Andrew felt distracted and restless. He left his room and headed for the dome above Section One of the Icarus.
Observation Dome One was fifty meters in diameter. Andrew pressed the pad that rolled back the dome's metallic cover, leaving him standing beneath the center of the half-bubble on top of the shift. Surveying the panorama before him, he saw the same streaks of starlight appearing and disappearing, just as on the viewers on the bridge. Beneath him was trhe vast length of the Icarus , its top and sides studded with telemetry packages of every shape rising above the hull—squares, rectangles, circles, pentagons, and others. Interior lights from various viewing ports within the ship, as well as thousands of running lights, gave the appearance of the New York City skyline at night. Andrew took a deep breath, his mind drifting back to the cold nights when he and Nadia, dressed in heavy fur-lined coats, had held each other beneath the frigid but clear Russian sky. He recalled their first kiss and how Nadia had pressed her slender body against his own. She was a peculiar mix of assertiveness and vulnerability. She knew how to pursue her goals, but at times she acted like a child in need. Given the chaos in her country after the war, Andrew was not surprised when she would occasionally let her guard down and cry.
Nadia had been more than an affair. The twenty-nine-year-old diplomat and scientist had not just been his mistress, but his wife. Andrew Peterson had been a bigamist. Nadia knew of Marta because Andrew's bio and reputation was well known. She'd accepted that the presence of Marta in her lover's life and asked only that he spend his time in New Leningrad with her, sleeping at her apartment. She was willing to share him. Healthy, attractive men in Europe were either diseased, married, or uneducated and poor. True, there were many strong-willed men in the military, but they were petulant, nursing grudges against the Western Alliance for dismantling their way of life.
Andrew strolled leisurely beneath the dome and the firefly stars. Why had he married her? The answer was simple: because of her neediness, those moments when she melted in her arms.
Andrew's father, a drunken college professor, had abandoned his mother when he was six, and Andrew had grown into the quintessential caretaker for his mom for many years, always putting his needs last. Even as her had matured, gone to college, become an engineer, and become an engineer and space pilot, he had retained a nurturing side. Like so many powerful, influential men, he'd had a private side and a private life after beginning his trips to Europe. He had married Nadia, believing the potential for scandal to be minimal since record-keeping in the Eastern Alliance had become shabby and incomplete after the war. Communications and the media had been severely compromised, and it was doubtful that anyone could find out that he had wed Nadia Korozanski in a quiet Russian Orthodox ceremony that was never recorded as a civil, governmental union. It gave Nadia a feeling of security, and Andrew, after careful deliberation decided that there was a very fine line between Nadia being a mistress or a wife when their "status" would never become public knowledge.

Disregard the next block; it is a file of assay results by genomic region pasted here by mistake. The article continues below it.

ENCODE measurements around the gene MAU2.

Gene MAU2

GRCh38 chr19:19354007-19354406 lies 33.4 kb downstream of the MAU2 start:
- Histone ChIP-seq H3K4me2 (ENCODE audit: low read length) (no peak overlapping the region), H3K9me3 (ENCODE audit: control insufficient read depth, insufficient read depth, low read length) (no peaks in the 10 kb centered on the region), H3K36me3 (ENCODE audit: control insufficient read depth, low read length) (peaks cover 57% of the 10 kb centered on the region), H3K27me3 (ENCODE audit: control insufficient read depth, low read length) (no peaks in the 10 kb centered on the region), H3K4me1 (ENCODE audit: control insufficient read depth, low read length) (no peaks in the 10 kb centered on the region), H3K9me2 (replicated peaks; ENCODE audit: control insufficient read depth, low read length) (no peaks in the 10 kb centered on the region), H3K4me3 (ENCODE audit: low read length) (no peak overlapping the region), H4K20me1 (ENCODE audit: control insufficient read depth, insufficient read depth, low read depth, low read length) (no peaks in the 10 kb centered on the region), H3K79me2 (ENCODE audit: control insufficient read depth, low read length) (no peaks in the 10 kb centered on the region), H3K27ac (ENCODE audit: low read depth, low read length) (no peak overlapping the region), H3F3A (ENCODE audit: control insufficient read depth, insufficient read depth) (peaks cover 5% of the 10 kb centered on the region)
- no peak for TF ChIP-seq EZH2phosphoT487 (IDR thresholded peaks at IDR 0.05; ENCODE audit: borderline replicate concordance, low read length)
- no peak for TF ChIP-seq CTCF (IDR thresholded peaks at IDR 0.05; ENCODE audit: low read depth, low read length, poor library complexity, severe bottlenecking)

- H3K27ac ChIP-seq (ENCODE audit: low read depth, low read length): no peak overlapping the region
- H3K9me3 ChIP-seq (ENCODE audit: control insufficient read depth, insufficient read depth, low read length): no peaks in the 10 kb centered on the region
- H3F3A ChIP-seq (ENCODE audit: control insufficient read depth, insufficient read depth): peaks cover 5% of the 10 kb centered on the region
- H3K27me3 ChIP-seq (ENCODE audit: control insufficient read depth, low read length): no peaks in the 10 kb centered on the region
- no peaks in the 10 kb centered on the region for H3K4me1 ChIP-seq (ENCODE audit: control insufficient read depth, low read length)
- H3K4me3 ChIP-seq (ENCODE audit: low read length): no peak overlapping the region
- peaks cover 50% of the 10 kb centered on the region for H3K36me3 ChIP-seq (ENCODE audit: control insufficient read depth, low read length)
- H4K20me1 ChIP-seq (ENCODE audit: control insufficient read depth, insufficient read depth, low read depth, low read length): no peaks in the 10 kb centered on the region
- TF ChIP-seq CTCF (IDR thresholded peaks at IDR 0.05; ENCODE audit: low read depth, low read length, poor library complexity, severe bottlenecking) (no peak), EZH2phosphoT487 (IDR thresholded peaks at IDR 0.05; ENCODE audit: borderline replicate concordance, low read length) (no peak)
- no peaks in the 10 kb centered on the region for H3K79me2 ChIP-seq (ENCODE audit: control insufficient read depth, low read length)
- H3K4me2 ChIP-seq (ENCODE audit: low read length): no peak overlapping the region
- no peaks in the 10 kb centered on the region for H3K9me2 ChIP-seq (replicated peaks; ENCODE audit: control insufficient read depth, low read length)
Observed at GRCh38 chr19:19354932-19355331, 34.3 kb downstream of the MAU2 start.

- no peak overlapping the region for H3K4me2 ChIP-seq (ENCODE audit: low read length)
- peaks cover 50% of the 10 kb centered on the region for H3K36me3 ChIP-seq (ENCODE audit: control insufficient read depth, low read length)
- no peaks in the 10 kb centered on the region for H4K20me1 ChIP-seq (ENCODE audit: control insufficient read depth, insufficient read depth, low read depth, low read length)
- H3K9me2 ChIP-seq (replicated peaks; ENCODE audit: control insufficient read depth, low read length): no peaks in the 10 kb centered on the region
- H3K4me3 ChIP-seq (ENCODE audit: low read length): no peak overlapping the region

When he'd told Nadia that Marta had learned of their affair and that he must break it off in light of his becoming a father, she had sent him a single brief message saying that she would miss him and always love him. She claimed that she understood his situation and would not pursue him.
But why had he allowed himself to fall in love with another woman in the first place? Had he felt guilty about cheating on his wife in Cambridge?
Yes, of course he had. But although he had surrendered to the caretaker part of personality to provide Nadia with security, he was also a man of supreme confidence. Those under his command looked up to him and admired him. He was a handsome statesman and pilot, and as he looked back at the events of the years leading up to the Superluminal Project, he realized that he'd let pride rule many of his decisions. He enjoyed adulation and the perks of command. Women flirted with him constantly, but it was Nadia who had pursued him aggressively. He had indeed fallen in love with her—that part was genuine – and as he stood beneath the dome in the year 2188, he knew that ultimately he had committed adultery, not to mention bigamy, because he thought he could get away with it. It was the combination of pride, power, and opportunity that had led him into the affair.
His power would only increase, of course, if the mission to Tau Ceti was successful. He would be the first man to lead a crew into deep space, and the accolades he would receive would be numerous. Since boarding the Icarus weeks earlier, he'd done much soul searching. If he were going to become even more influential in the destiny of mankind, he would have to learn humility. And there was his future son to think about. Yes, for the sake of his son, he would need to become permanently grounded in his marriage to Marta. And permanently faithful.
He returned to his cabin. He would send a message to Marta, which he'd done each day since boarding the starship. He loved her dearly and knew that she needed all the support he could provide.
It also helped to assuage his considerable guilt.